U of S | Mailing List Archive | alt-photo-process-l | RE: R.I.P. HDR



            I read it and agree.  I was “dissed” in the past for posting a statement that all HDR really did was compensate for the limited dynamic range of the digital image capture process.  It was a corrective solution to a problem that doesn’t exist for the b&w photographer who has made a few tests and has a basic knowledge of the zone system.  Further, color neg has a dynamic range nearly as good as some b&w films and, though it is difficult to push/pull process without risking crossed curves, scanning the color neg can either:

1)    Capture the large density range created in a color neg shot of a high scene brightness scene or…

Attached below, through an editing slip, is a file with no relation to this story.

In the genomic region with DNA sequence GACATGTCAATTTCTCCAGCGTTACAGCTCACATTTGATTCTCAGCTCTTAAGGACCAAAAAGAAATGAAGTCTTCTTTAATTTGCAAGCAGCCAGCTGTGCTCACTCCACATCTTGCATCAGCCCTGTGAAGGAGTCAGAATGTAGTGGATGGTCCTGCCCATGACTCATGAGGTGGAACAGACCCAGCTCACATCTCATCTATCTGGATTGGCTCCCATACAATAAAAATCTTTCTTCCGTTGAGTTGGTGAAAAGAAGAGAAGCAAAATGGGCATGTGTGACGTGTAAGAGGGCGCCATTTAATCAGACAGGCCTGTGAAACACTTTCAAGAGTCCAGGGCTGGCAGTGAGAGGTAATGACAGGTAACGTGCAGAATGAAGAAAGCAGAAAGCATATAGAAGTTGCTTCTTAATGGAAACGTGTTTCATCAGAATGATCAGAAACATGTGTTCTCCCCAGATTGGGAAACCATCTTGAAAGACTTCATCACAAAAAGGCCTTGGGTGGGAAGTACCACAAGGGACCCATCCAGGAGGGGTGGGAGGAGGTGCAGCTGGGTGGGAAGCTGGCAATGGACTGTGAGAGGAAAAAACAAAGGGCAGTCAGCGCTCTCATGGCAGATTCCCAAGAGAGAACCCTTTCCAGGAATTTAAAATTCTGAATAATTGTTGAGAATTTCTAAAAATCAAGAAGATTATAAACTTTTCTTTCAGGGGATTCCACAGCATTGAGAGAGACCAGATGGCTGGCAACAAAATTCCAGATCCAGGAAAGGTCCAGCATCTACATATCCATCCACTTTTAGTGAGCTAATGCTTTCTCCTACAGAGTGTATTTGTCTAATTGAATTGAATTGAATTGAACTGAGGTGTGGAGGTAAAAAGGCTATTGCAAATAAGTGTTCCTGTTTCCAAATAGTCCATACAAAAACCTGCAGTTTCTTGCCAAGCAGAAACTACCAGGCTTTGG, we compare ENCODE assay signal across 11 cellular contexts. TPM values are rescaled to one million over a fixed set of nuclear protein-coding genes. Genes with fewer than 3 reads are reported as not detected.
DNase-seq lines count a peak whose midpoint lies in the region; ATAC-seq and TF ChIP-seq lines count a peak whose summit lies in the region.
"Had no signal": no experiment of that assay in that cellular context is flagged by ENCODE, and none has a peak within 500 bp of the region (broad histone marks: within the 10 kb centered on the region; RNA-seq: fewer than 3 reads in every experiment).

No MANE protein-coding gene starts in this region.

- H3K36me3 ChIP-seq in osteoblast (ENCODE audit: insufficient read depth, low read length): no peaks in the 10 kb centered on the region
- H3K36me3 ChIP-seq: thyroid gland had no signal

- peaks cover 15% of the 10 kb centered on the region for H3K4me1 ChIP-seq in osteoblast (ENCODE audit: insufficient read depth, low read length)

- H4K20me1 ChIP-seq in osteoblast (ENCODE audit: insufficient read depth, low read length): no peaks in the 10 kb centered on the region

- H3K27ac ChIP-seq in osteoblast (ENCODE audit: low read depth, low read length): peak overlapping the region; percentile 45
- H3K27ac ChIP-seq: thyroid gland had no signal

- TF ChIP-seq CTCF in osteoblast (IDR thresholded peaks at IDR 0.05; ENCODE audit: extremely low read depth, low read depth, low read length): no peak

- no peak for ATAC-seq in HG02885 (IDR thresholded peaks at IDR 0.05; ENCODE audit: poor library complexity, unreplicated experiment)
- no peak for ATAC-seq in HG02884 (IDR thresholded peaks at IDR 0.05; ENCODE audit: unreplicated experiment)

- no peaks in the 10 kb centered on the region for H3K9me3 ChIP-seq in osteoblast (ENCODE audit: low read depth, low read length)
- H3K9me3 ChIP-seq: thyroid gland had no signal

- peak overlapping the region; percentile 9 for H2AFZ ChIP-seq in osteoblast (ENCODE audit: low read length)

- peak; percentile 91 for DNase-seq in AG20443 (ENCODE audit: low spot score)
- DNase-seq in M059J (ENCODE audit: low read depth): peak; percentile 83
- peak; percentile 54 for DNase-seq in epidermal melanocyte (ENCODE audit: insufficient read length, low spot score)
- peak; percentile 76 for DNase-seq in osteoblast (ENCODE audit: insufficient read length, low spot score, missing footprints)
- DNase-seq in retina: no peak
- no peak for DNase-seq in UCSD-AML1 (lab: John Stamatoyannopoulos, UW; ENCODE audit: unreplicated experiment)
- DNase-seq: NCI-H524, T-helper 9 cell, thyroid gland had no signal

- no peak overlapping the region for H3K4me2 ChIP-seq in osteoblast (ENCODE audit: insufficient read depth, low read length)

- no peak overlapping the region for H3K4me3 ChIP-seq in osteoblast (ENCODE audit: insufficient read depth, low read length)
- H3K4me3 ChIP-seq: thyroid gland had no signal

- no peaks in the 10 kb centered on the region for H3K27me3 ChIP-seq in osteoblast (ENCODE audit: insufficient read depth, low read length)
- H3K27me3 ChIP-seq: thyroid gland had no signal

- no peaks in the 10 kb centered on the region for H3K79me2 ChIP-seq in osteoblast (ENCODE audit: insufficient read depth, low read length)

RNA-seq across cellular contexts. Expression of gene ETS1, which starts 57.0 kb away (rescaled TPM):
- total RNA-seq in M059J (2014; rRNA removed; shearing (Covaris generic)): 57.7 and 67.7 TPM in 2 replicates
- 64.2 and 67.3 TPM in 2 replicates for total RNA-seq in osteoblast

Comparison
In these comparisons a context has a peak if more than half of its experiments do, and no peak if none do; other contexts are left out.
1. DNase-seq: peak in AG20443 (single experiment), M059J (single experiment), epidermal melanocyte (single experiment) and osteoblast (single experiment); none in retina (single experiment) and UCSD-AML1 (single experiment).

2)    Fix the crossed curves in a color neg that has been pushed or pulled. 

Sooooooooooooo, as I said, HDR image processing is a crutch for digital capture’s limited dynamic

range.  Of course, as western art is all about “impact”, the article makes a good point that everyone jumped on the “saturation” band wagon and created scenes either reminiscent of Agfa Velvia or perceptions resulting from the 70s use of psychedelic drugs. 

            What ever happened to subtlety?  I tremble to even mention shibui.  ;-))




From: eric nelson [mailto:emanphoto@gmail.com]
Sent: Friday, September 18, 2009 2:49 AM
To: Alt Photo
Subject: R.I.P. HDR


Finally someone has put onto a page what I've been thinking all along!



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  • References:
    • R.I.P. HDR
      • From: eric nelson <emanphoto@gmail.com>